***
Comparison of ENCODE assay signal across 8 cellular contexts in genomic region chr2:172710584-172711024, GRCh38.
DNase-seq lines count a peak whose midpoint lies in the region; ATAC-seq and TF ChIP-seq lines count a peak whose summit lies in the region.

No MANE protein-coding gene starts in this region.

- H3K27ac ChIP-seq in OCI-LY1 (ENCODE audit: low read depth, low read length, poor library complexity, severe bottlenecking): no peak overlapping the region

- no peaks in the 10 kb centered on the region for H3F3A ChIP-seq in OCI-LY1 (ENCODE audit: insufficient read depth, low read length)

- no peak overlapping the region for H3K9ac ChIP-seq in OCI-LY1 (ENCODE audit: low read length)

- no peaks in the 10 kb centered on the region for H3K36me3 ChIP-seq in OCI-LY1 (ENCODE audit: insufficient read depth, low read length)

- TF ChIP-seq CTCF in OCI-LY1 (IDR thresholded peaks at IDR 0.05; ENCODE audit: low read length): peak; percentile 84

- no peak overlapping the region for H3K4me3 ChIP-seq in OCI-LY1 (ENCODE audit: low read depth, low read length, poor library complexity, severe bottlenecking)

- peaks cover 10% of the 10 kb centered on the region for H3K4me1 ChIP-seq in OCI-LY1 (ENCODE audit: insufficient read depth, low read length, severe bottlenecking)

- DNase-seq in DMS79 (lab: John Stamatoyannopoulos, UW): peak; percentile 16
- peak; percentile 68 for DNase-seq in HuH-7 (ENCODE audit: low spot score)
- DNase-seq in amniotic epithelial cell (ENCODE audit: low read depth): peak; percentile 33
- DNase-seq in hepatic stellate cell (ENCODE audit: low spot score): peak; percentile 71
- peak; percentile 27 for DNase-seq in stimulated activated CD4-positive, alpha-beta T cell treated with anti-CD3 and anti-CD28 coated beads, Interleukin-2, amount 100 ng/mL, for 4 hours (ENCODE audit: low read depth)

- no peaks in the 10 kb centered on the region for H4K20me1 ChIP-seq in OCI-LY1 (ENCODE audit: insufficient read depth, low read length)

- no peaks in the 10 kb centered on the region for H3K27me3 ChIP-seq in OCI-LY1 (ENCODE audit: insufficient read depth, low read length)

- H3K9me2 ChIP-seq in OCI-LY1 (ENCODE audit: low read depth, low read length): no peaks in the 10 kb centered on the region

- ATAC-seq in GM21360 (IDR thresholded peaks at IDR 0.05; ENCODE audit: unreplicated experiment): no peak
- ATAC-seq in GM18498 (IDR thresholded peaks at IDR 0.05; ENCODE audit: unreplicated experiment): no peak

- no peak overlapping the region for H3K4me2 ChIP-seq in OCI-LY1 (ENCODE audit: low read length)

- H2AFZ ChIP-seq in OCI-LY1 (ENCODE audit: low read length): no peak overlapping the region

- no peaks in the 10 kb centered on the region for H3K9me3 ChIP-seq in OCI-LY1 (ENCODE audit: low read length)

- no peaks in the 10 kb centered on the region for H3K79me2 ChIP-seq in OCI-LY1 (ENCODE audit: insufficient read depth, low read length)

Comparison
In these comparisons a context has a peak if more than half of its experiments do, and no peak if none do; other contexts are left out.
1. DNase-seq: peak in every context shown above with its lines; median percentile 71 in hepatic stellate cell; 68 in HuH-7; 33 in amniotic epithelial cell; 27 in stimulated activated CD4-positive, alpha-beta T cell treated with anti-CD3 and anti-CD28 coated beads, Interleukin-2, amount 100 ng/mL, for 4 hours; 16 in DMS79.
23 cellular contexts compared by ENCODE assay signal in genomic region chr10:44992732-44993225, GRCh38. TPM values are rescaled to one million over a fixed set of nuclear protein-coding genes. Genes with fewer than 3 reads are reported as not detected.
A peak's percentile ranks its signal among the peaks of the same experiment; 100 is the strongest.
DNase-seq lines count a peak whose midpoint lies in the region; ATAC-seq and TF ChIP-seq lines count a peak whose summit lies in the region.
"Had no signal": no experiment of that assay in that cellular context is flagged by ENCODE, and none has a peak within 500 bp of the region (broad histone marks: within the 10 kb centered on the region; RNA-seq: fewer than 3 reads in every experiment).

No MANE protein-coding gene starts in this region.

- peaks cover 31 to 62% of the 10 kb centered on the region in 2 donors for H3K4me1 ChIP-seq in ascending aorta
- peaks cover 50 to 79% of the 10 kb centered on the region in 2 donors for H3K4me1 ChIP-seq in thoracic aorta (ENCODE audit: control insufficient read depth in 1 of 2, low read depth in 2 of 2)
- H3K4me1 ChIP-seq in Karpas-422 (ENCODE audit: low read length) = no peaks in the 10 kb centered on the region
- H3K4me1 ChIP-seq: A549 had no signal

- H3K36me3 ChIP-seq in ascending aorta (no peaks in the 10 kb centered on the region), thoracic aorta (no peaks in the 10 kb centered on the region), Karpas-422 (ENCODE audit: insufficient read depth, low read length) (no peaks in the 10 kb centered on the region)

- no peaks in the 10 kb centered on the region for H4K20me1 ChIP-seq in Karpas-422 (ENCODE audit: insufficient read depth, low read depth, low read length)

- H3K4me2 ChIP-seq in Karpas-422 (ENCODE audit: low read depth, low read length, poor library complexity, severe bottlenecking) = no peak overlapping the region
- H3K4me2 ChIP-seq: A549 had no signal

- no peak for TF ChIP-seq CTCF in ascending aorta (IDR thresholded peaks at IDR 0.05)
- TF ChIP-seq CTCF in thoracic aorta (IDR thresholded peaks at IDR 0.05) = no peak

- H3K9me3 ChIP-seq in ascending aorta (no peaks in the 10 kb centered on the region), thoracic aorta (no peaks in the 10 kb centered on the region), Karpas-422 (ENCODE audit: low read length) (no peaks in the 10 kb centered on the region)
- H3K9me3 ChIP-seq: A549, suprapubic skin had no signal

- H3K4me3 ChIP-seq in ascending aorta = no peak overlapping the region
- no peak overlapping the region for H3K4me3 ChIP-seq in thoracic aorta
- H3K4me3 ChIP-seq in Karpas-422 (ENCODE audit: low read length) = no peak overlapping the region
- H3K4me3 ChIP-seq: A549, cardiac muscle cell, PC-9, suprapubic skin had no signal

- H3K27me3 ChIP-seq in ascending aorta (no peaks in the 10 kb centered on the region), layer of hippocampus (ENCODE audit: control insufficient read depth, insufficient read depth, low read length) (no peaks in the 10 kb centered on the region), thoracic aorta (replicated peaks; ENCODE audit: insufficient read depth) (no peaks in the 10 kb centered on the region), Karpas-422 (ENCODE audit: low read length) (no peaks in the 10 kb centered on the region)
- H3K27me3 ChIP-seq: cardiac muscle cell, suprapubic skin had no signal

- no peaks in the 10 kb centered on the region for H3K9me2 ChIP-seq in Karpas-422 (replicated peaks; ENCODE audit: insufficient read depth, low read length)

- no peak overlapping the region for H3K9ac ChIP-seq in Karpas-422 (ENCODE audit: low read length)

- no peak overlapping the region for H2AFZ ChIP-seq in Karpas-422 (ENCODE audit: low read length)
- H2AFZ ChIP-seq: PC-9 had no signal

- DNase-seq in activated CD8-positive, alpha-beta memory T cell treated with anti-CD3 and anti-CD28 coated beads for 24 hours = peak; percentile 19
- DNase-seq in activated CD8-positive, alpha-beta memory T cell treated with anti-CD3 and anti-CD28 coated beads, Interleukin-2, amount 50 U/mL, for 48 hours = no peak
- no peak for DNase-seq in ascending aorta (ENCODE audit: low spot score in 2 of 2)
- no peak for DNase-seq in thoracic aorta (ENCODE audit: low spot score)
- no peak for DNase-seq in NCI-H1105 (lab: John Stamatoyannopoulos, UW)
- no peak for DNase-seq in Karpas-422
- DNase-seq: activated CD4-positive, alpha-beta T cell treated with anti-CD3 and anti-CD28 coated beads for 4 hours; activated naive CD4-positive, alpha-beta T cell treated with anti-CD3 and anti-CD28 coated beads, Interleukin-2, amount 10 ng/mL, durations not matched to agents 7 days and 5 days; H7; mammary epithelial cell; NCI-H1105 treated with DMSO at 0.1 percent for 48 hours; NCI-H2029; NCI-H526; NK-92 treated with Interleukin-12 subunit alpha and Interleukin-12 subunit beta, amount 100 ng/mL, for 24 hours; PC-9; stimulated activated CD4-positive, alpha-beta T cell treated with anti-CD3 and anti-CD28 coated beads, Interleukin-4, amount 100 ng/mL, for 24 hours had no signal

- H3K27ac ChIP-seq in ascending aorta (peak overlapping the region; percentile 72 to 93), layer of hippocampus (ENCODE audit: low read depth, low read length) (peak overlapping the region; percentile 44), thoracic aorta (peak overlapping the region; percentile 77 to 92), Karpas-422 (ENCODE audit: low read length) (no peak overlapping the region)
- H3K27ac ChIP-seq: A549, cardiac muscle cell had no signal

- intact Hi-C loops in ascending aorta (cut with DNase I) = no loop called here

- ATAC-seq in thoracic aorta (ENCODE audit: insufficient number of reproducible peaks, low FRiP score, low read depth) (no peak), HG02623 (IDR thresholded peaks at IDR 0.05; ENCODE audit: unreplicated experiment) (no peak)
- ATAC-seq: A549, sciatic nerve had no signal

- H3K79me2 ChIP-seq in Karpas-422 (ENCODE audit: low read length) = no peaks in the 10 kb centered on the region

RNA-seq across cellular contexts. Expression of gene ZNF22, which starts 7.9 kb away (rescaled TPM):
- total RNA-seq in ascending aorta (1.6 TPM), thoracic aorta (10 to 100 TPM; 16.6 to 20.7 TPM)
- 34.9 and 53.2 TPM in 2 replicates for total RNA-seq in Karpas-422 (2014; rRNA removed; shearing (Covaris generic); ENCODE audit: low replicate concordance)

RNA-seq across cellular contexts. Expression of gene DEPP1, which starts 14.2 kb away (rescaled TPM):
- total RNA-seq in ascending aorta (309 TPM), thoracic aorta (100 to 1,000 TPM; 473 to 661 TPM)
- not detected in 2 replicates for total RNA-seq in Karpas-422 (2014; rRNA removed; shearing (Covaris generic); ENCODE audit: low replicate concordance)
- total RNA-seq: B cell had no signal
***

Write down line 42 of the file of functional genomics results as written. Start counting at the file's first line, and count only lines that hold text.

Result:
- TF ChIP-seq CTCF in thoracic aorta (IDR thresholded peaks at IDR 0.05) = no peak